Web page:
Nebraska State Symbols:
Nebraska State Flag

State Flag Nebraska State Flag
The state flag was adopted on March 28, 1925 with the following description: "There is hereby designated a banner for the State of Nebraska which shall consist of reproduction of the great seal of the state, charged on the center in gold and silver on a field of national blue."

State Flower
The Goldenrod (Soldiago gigantea) was declared the state flower on April 4, 1895. It can be found in all regions throughout the state.

State Bird
The Western Meadowlark became the state bird on March 22, 1929.
 Some other Nebraska birds

State Insect
The Honey Bee (Apis Mellifera)

click on image to enlarge

State Tree
The American Elm (Ulmus Americana L.) was named as Nebraska's first state tree on Feb. 15, 1937.The 1972 Legislature named the cottonwood (Populus deltoides marsh) as the state tree. The cottonwood was chosen because many Nebraska elm trees had been killed by Dutch elm disease and because the cottonwood often is associated with pioneer Nebraska.

State Grass
Little Bluestem, Andropogon scoparius (schizachyrium), was designated the official state grass of Nebraska on May 5, 1969. It is also known as "beard grass" and grows abundant in prairies. 

State Nickname
Nebraska has had two official state names: the "Tree Planters' State" and the "Cornhusker State." On April 4, 1895, a bill called for a joint resolution to designate Nebraska as The "Tree Planters" state.

State Gem
On Nebraska's centennial, the governor signed a bill designating blue chalcedony, commonly called the Blue Agate, as Nebraska's official state gemstone.

State Fish
On Sept. 13, 1997, Gov. Ben Nelson declared the Channel Catfish (Ictalurus punctatus) to be the official state fish. The channel catfish is a popular sport fish that is often used for food.

State Mammal
Approved by the governor on Feb. 26, 1981, a bill introduced by Sen. Shirley Marsh, adopted the Whitetail Deer as the official state mammal.   

Nebraska State Seal 
(the gold circle within the state flag)

 The design for Nebraska's Great Seal was established by the State's first Legislature in 1867. The state's appreciation for transportation, which hastened settlement, is represented by a train of cars heading toward the Rocky Mountains in the background and a steamboat ascending the Missouri river in the eastern part of the circle. The mechanical arts are represented by a blacksmith with hammer and anvil in the foreground. Agriculture is represented by a settler's cabin and sheaves of wheat in the lower left. Around the top of the circle, in capital letters, is the motto: "Equality Before the Law" and the circle is surrounded with the words, "Great Seal of the State of Nebraska, March 1, 1867"

Oregon Trail:
Nebraska played an important role in the famous Oregon Trail, heavily traveled by pioneers as they trekked across the United States in their Conestoga wagons in search of the new frontier, new farmland, a new life.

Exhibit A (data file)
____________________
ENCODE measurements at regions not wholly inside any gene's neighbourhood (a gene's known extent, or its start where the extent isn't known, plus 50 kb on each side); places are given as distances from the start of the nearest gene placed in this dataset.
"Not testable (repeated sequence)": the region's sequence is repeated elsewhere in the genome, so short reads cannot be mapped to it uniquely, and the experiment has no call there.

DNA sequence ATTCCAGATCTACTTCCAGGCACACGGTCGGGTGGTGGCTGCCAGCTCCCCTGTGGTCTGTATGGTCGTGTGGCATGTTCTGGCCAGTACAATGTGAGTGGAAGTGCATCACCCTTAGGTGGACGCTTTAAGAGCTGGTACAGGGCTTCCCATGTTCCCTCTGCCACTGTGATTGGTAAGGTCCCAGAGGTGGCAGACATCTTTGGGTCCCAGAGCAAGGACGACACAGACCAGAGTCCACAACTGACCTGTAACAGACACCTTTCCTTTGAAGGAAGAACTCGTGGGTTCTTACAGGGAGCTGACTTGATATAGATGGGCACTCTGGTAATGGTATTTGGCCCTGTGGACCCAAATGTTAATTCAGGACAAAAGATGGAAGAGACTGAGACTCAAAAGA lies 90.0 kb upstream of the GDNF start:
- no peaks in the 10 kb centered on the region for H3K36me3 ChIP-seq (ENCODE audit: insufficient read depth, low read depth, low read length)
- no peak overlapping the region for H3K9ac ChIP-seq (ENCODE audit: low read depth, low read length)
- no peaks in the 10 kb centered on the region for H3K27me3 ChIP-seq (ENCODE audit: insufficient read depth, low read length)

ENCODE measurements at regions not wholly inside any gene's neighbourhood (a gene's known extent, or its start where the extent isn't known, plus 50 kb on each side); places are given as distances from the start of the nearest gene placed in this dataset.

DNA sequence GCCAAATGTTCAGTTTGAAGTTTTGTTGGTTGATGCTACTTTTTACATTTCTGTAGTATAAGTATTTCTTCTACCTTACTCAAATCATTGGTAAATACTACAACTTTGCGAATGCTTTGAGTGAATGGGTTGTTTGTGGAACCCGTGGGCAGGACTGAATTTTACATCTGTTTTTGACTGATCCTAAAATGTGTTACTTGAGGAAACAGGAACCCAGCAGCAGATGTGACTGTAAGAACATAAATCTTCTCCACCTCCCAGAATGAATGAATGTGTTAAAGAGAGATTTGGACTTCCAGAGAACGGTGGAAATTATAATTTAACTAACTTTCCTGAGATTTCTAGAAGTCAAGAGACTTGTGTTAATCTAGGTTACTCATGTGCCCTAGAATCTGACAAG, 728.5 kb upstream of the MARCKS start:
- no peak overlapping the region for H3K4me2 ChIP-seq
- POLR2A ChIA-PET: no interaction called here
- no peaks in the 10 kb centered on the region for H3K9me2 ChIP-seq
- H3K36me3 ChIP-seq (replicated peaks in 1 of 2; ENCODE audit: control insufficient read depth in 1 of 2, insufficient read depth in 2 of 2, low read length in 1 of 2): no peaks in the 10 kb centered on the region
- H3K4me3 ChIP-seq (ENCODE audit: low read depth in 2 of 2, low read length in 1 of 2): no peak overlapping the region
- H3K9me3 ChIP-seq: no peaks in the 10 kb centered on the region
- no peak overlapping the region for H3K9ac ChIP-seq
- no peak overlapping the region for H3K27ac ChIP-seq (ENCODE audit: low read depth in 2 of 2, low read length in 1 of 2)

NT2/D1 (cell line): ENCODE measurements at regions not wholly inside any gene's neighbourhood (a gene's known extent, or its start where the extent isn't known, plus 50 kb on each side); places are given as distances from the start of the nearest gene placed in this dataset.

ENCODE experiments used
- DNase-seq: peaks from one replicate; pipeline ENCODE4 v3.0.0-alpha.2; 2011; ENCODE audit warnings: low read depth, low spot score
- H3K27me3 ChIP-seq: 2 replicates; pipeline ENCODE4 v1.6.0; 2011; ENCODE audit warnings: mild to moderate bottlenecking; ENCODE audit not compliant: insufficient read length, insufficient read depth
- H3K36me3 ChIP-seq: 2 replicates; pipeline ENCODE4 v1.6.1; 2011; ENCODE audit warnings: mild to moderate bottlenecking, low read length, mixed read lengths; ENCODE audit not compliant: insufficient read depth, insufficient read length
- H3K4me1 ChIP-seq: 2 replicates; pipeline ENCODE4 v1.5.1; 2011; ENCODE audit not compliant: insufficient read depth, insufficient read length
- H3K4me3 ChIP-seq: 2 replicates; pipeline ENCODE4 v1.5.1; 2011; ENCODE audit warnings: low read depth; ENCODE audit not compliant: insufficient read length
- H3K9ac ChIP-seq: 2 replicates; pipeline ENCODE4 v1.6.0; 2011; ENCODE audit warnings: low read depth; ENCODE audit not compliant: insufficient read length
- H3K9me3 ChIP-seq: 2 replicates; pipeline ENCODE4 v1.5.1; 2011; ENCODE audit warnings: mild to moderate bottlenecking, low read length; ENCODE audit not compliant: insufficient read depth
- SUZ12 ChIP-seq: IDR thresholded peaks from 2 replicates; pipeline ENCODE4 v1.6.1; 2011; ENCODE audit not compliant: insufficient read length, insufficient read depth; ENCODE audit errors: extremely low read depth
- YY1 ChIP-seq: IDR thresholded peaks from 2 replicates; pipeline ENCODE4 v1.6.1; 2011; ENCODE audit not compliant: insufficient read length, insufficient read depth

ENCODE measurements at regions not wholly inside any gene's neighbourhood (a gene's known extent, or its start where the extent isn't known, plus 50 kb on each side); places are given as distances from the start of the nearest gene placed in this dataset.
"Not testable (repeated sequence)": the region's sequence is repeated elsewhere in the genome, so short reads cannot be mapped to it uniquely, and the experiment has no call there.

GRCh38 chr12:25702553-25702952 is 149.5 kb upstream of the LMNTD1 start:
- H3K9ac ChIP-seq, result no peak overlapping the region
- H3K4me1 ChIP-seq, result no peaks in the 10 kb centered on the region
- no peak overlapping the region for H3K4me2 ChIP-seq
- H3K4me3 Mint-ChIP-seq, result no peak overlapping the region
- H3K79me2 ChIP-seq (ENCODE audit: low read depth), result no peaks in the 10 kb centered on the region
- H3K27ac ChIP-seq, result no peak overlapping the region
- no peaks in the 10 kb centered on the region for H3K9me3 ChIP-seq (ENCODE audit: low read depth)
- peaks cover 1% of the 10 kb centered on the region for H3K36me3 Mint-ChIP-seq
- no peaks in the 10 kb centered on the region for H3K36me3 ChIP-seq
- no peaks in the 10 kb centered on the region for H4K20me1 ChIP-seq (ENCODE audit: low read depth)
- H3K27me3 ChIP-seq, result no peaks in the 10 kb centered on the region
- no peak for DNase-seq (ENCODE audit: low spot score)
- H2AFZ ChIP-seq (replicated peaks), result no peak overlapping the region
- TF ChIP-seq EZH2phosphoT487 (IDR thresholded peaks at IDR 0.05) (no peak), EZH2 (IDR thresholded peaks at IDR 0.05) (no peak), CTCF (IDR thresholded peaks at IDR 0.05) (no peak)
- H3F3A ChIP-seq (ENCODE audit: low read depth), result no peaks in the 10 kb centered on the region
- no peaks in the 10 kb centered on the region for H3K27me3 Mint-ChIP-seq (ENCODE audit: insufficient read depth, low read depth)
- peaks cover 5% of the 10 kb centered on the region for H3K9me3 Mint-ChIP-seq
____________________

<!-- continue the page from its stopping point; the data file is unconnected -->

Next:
Nebraska has 95 state parks and recreation areas. Among the most important state historical parks are Fort Robinson, near Crawford; Fort Kearny, the outpost that protected travelers on the Oregon Trail; Buffalo Bill's Ranch, the home of William F. Cody for 30 years, in North Platte; and Arbor Lodge, the stately mansion of J. Sterling Morton, a territorial governor and originator of Arbor Day, in Nebraska City. 
  Other places to visit among the points of interest near Omaha are Fontenelle Forest; Mormon Cemetery, the burial place of those who perished in the winter of 1846 to 1847; Fort Omaha, established in 1868; and Boys Town, a famous community established by Father Edward J. Flanagan for homeless or neglected boys. The restored home of William Jennings Bryan, the U.S. political figure and three-time candidate for the U.S. presidency, is located in Lincoln. Red Cloud, the small town setting for many novels by the Pulitzer Prize winner Willa Cather, has 26 sites listed in the National Register of Historic Places. Other historic sites in the state include Fort Atkinson, the first military post in Nebraska; the Gothenburg Pony Express station; and the historic town of Brownville, on the Missouri River.   
 Ever since Buffalo Bill started his famous Wild West Show in the 1880s, rodeos have been a popular spectator sport. From the Nebraskaland Days and Buffalo Bill Rodeo in North Platte to Nebraska's Big Rodeo in Burwell, the tradition has been kept alive. A summer season of county fairs and horse races culminates in early September at the Nebraska State Fair in Lincoln. Many festivals are linked to the countries of origin of Nebraska's early residents. A Czech festival in Wilber in August, Swedish festivals in Oakland and Stromsburg in June, an Italian festival in Omaha in July, Cinco de Mayo in May in Scottsbluff, and a Danish Christmas in Dannebrog are all part of Nebraska's diverse character. Native American powwows include the Santee Sioux in June, Winnebago in July, and Omaha (at Macy) in August. In Omaha the Rodeo and Stock Show in September is sponsored by the civic organization Ak-Sar-Ben, which is "Nebraska" spelled backward. One of the state's liveliest events is the Ak-Sar-Ben Festival in October. Included in this festival are an elaborate parade and coronation ball.

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